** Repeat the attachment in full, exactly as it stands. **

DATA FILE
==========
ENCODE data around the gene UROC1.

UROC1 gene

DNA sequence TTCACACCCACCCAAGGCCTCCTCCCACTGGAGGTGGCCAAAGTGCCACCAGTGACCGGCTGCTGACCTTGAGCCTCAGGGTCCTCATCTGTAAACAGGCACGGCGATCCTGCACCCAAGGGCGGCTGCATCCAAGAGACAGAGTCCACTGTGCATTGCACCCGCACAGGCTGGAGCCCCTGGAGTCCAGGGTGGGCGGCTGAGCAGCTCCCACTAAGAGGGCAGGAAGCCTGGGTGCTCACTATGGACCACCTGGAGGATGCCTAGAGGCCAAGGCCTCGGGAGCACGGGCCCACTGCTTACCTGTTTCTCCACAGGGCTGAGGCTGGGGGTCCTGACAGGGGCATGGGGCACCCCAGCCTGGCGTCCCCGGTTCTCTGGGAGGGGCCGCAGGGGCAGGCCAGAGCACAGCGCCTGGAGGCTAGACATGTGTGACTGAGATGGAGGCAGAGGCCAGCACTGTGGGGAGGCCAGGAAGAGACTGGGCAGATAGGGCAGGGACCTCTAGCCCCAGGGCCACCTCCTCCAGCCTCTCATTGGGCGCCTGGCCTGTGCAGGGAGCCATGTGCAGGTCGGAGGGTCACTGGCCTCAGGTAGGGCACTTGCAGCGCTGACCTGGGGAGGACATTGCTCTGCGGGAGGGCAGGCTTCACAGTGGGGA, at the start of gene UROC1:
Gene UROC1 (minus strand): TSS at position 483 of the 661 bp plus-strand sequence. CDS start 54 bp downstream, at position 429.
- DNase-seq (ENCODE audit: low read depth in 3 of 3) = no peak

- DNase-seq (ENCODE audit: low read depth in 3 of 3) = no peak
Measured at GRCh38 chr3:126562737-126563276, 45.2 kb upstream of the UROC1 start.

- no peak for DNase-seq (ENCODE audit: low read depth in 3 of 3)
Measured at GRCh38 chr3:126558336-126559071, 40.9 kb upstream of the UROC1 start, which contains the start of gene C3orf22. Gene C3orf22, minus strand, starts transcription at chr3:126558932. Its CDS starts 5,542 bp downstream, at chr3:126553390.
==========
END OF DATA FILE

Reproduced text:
ENCODE data around the gene UROC1.

UROC1 gene

DNA sequence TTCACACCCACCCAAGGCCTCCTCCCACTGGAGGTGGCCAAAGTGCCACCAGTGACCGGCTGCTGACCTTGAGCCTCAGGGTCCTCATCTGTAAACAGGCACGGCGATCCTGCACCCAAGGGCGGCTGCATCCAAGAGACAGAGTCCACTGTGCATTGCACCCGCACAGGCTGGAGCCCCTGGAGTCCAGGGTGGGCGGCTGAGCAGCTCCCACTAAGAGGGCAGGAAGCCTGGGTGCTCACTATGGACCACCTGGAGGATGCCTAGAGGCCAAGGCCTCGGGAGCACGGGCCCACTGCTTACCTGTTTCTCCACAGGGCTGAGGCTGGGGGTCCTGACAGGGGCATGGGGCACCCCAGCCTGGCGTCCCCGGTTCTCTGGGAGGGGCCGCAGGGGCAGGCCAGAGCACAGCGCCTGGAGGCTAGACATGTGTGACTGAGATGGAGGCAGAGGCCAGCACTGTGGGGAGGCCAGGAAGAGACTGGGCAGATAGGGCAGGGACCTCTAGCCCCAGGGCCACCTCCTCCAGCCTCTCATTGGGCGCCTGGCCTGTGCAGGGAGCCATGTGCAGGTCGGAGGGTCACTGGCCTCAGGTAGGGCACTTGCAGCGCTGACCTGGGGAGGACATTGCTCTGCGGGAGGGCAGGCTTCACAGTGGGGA, at the start of gene UROC1:
Gene UROC1 (minus strand): TSS at position 483 of the 661 bp plus-strand sequence. CDS start 54 bp downstream, at position 429.
- DNase-seq (ENCODE audit: low read depth in 3 of 3) = no peak

- DNase-seq (ENCODE audit: low read depth in 3 of 3) = no peak
Measured at GRCh38 chr3:126562737-126563276, 45.2 kb upstream of the UROC1 start.

- no peak for DNase-seq (ENCODE audit: low read depth in 3 of 3)
Measured at GRCh38 chr3:126558336-126559071, 40.9 kb upstream of the UROC1 start, which contains the start of gene C3orf22. Gene C3orf22, minus strand, starts transcription at chr3:126558932. Its CDS starts 5,542 bp downstream, at chr3:126553390.